Tag Info

12

This problem can be solved with noise-shaping. Since the shape of the spectrum is known, it can be used as a base for the power spectral density: $$P(f,T)=\frac{ 2 h f^3}{c^2} \frac{1}{e^\frac{h f}{k_\mathrm{B}T} - 1}$$ where $k_\mathrm{B}$ is the Boltzmann constant, $h$ is the Planck constant, and $c$ is the speed of light. This outputs the relative ...

4

my assumption is that I will hear a single note humming in a constant state. A sound wave is not a thing that you can hear. Assume for a moment that you are just standing in the coffee shop, enjoying the music. What you are hearing is not the waves. What you are hearing is the guitar. The waves carry acoustic energy from the guitar to your ear. The ...

4

As Thomas has commented, the trick is that we only assume first order terms and this convective acceleration would be small of the second order. In fact, that is one of the first assumptions to drop when you consider more general cases. See e.g. Burger's equation for first generalizations and/or Lighthill's equation for source terms arising in the wave ...

3

First, some fraction of incident sound power will pass thru any object, human body or not, so your title makes no sense. The real question is how much this body will attenuate the frequencies of interest. Below some attenuation, you either don't care or it's below the noise floor of the sensors to detect it. However, this depends on what you care about, ...

3

It's a bit pat maybe, but if the wavelength-dependence were detectable over human distance scales, the (quality of) sound (not just the volume) of music, speech etc. would depend noticeably on how far one were from the source.

2

If you are cooling your object that you wish to hear, then the exact sound will depend on the exact temperature (as given by yuki96's answer at 17nK). However, any temperature above the nanoKelvin temperature scale will sound the same, but the volume will increase with temperature (according to the Stefan-Boltzmann law). The sound of a warm blackbody (such ...

2

Strictly speaking: never. Outside the idealized models there are always at least a bit of radiation impedance so the pressure on the boundary is not truly zero. But let's focus on idealized models. Usually the zero pressure boundary condition is used for open ends of the waveguides or for the free surfaces of solid bodies. Typical illustrative example ...

2

Sound is a compression wave not a shear wave, so the viscosity of the liquid has no (direct) effect on it. The speed of sound in a liquid is given by: $$v = \sqrt{\frac{K}{\rho}}$$ where $K$ is the bulk modulus and $\rho$ is the density. The viscosity does not appear in this equation. A quick Google found data on the speed of sound in liquid helium in ...

2

Good theoretical answer is that it results from linear acoustical wave equation and its presuppositions. It is therefore good approximation whenever linear acoustics still can describe the wave propagation (that would by e.g. 90% of room acoustics practical examples). Typical examples of problematic models are large-amplitude events (e.g. a shockwave after ...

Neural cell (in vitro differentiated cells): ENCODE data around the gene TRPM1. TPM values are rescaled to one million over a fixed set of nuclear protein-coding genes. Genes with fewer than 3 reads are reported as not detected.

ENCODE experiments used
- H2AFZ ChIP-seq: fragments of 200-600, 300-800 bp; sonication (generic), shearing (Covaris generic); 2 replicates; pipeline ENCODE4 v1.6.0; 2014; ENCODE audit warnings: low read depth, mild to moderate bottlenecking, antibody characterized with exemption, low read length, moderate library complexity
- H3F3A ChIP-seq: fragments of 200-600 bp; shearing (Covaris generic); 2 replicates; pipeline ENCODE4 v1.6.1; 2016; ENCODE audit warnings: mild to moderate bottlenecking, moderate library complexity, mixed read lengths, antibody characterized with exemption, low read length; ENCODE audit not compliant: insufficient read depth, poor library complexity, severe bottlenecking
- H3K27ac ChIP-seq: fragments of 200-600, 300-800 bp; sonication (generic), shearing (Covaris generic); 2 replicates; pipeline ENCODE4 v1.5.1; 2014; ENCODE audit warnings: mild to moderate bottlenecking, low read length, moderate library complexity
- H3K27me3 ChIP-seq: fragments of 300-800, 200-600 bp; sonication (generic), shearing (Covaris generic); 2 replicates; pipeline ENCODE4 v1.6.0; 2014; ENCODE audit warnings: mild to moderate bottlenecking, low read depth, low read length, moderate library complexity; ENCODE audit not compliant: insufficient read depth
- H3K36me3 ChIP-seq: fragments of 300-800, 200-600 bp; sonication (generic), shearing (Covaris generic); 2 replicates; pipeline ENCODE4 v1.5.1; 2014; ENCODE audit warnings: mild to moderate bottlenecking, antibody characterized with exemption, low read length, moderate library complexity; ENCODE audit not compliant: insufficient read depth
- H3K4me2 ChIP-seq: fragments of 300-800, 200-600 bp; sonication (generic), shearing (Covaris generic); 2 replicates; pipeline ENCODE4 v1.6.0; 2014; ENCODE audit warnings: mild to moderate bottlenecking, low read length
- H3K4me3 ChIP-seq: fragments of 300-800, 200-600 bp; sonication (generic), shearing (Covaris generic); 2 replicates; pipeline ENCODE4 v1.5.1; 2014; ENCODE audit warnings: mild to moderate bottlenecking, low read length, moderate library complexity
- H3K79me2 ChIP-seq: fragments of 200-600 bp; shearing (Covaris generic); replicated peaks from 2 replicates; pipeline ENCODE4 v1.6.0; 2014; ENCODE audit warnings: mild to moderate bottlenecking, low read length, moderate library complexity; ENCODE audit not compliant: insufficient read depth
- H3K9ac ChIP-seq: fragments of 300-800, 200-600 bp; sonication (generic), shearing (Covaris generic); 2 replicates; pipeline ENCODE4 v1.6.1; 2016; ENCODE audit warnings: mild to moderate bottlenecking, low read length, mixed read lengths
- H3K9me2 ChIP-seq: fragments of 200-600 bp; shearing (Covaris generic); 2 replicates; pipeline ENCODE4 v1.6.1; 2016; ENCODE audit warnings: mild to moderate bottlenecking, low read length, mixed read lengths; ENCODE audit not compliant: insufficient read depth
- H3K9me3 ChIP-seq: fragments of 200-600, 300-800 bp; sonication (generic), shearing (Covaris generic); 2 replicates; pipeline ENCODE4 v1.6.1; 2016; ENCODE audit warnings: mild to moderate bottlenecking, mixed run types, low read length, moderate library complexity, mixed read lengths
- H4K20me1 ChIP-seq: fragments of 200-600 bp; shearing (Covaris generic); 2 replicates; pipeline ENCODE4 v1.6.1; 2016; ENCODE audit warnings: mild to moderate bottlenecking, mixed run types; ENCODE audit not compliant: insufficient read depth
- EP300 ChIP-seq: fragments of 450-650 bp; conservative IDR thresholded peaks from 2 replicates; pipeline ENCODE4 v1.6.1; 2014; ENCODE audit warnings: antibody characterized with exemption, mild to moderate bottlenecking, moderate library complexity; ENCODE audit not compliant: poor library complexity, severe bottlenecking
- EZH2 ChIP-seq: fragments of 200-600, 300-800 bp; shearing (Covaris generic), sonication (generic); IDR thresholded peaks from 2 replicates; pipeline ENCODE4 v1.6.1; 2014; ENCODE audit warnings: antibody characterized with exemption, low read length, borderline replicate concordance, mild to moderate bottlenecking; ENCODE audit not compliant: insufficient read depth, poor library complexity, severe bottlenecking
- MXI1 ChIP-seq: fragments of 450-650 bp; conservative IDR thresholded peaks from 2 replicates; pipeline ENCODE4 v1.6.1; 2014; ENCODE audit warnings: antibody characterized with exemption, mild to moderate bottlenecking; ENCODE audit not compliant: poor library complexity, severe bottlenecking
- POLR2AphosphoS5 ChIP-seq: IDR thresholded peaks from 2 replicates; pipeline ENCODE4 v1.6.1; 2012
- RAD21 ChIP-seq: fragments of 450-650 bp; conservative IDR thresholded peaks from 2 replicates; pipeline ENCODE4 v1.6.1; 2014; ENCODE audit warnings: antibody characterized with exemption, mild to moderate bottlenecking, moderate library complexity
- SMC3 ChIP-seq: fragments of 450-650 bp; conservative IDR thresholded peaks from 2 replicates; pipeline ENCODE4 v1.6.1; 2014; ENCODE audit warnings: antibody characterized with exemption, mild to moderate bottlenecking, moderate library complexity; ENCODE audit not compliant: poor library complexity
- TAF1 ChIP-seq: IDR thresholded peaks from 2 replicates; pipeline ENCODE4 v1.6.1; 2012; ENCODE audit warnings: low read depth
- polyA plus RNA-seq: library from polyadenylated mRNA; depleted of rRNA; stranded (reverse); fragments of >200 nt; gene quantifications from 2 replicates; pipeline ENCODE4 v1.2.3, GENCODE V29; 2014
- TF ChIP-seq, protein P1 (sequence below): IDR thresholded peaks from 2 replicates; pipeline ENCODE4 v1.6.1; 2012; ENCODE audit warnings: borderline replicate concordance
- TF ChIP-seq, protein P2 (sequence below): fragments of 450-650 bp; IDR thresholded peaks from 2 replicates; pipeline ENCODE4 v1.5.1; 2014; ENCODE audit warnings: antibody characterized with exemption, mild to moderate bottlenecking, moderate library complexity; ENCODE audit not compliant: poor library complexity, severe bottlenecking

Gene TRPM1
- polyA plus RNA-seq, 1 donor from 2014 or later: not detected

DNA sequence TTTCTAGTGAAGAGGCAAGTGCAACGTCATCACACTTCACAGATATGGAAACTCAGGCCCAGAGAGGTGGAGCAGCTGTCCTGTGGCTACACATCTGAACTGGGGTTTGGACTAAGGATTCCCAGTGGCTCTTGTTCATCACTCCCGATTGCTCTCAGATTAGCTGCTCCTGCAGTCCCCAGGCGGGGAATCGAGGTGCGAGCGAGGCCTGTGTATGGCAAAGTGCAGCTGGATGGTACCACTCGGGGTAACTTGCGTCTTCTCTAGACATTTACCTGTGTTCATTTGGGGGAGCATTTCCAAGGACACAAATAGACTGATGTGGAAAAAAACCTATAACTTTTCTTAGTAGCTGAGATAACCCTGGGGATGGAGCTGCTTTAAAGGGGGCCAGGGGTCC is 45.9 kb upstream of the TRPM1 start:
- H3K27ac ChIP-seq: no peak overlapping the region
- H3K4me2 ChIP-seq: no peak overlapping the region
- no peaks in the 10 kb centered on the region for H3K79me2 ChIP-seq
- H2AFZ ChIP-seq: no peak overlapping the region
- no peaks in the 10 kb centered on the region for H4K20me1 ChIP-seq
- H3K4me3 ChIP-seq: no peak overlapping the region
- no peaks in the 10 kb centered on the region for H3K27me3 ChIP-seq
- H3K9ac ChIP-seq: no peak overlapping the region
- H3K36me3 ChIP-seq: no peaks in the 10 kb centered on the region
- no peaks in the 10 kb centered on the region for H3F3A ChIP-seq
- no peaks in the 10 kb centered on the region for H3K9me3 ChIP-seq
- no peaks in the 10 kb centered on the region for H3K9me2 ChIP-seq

2

Consider a small segment segment under tension From the balance of the horizontal axis you have $$-T \cos \theta + (T+{\rm d}T) \cos (\theta+{\rm d}\theta) = 0$$ $${\rm d}T \approx T \tan(\theta) {\rm d} \theta$$ Integrating by separation of variables $$\int \frac{1}{T}\,{\rm d}T = \int \tan(\theta)\,{\rm d}\theta + K$$ $$T = \frac{{\rm e}^K}{\cos ... 2 Good question. My Problem is that I can't give you a "Mainstream answer". The reason is that Turbulence is considered happening In three space dimensions and time, given an initial velocity field, there exists a vector velocity and a scalar pressure field, which are both smooth and globally defined, that solve the Navier–Stokes equations. But with these ... 1 Nice question and lovely piece of optimization! I have been thinking about that for a while. I can only answer from a point of physical music acoustics. It appears to be interesting feature for drum design and construction but my considerations end with a conclusion that it is not much useful in praxis. Here is why: Case 1 - Directly struck drum: the sound ... 1 The assumption when linearizing is that the deviations/perturbations are very small compared to the reference (averaged) values. Typically the derivatives of the deviations are of the same order as the deviations themselves. Consider the deviations having this functional form in 1D:$$u'=\Delta u\sin kx\quad \partial_x u'=k\Delta u\cos kx$$The deviation ... 1 I'm pretty sure you will hear nothing from the guitar, because you will be traveling at the same speed as the sound so the sound wave will not be able to make vibrations on your eardrum thus you hear nothing. 1 Decibels are defined as:$$ L_P = 10\log_{10}\left(\frac{P}{P_0}\right) $$This is not unique to sound, any quantity with units of power can be represented using decibels. Decibels are a ratio between two powers, on a logarithmic scale. With regard to sound pressure, sound pressure \rho_s \propto P^{1/2}  so:$$ L_\rho = 10 ...

1

The spectrum of various resonant tube arrangements (half-open, fully-open fully closed) is something that can be measured in a very basic laboratory and gives solid evidence that the claim is true over the kinds of frequencies that are accessible in such a lab. Say a few hundred to a few thousand hertz.

Only top voted, non community-wiki answers of a minimum length are eligible